When one corporation buys another, the headquarters spoils tends to go to the buyer, according to a story by Richard Craver for the Winston-Salem Journal that touched upon the sale of Lorillard Inc. and the proposed sale of Reynolds American Inc.
With the loss of each headquarters, well-paying jobs went to the acquiring company and there was typically a siphoning and redirection of community support funds.
Greensboro had experienced two body blows, one of which had occurred when ‘the main assets of Lorillard Inc. were sold in June 2015 to ITG Brands LLC, the US subsidiary of Imperial Brands Plc, in a four-party deal involving Reynolds American Inc, Craver wrote.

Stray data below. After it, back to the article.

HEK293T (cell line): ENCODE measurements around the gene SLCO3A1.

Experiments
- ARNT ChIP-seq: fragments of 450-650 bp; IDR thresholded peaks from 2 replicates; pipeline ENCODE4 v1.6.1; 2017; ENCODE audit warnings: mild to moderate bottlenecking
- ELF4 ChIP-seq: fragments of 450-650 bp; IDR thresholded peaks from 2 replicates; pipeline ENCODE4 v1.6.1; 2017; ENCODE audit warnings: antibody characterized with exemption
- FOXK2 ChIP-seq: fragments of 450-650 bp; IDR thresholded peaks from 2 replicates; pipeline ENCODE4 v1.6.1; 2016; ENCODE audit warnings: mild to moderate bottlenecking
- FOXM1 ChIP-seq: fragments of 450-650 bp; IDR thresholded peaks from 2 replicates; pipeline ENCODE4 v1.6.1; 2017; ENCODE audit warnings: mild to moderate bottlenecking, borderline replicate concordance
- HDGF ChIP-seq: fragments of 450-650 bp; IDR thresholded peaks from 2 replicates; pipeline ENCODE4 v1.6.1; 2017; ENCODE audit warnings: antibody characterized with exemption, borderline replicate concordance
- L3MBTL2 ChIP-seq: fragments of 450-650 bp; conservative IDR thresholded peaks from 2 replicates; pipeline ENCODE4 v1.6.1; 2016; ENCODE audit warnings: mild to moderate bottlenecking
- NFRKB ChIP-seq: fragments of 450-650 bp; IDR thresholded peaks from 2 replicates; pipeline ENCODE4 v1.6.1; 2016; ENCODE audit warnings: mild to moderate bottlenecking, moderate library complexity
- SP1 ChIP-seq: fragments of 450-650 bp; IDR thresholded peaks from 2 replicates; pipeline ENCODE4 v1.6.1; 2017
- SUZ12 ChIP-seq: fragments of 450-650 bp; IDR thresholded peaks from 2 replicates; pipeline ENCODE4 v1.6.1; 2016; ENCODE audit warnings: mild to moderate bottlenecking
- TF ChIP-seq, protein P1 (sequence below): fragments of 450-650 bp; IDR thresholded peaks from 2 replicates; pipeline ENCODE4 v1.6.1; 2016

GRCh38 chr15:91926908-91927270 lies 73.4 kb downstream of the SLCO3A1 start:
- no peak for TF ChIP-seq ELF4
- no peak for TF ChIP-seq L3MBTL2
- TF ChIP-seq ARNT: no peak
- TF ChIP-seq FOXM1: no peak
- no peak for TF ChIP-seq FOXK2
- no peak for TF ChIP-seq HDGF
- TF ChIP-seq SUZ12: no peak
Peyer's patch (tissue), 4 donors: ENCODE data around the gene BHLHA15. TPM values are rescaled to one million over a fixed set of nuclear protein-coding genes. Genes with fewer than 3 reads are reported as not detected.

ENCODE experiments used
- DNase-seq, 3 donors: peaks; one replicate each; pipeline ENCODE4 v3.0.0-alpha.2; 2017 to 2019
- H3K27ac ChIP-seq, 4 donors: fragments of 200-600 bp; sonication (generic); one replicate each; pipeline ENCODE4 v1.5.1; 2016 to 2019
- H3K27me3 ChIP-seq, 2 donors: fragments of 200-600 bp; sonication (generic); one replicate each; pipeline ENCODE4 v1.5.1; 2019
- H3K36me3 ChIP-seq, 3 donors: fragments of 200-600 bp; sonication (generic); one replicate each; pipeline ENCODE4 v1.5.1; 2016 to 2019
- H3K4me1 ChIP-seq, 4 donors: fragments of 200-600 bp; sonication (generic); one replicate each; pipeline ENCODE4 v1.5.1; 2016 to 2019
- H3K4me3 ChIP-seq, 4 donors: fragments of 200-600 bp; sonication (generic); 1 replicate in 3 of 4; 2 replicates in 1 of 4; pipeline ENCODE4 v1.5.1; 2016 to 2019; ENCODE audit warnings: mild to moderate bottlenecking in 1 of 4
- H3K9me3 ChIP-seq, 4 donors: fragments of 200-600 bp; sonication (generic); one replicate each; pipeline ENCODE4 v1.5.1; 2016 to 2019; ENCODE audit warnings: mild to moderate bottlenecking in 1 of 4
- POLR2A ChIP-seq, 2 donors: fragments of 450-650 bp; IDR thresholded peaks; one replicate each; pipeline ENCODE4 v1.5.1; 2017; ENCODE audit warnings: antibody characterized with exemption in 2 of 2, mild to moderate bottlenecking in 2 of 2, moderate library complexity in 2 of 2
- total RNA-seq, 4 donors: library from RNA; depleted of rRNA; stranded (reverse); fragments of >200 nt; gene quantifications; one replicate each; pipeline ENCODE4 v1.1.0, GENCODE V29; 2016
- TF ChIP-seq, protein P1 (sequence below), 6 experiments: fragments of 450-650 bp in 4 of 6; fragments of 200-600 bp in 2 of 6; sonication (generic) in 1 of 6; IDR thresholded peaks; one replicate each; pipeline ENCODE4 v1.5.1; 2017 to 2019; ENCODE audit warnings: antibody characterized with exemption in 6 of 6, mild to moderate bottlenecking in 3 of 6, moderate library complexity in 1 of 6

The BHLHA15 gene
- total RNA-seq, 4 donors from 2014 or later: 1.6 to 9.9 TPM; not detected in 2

When it came to British American Tobacco’s likely $49.4 billion purchase of Reynolds, civic and elected officials were said to have their fingers crossed that philanthropic contributions would remain unaltered as much as possible.
Reynolds spokesman Bryan Hatchel said philanthropy was a big part of Reynolds’ legacy, going back to the founder Richard Joshua Reynolds. “He started a legacy of philanthropy that reached into this community of Winston-Salem, and we continue that effort today,” Hatchell said. “Part of our transforming tobacco strategy includes transforming communities in which our employees live and work.”
Winston Salem’s mayor Allen Joines has said part of his confidence of a business-as-usual mindset from BAT is the fact it had been embedded in the Reynolds cultures since acquiring its 42.2 percent ownership stake in July 2004.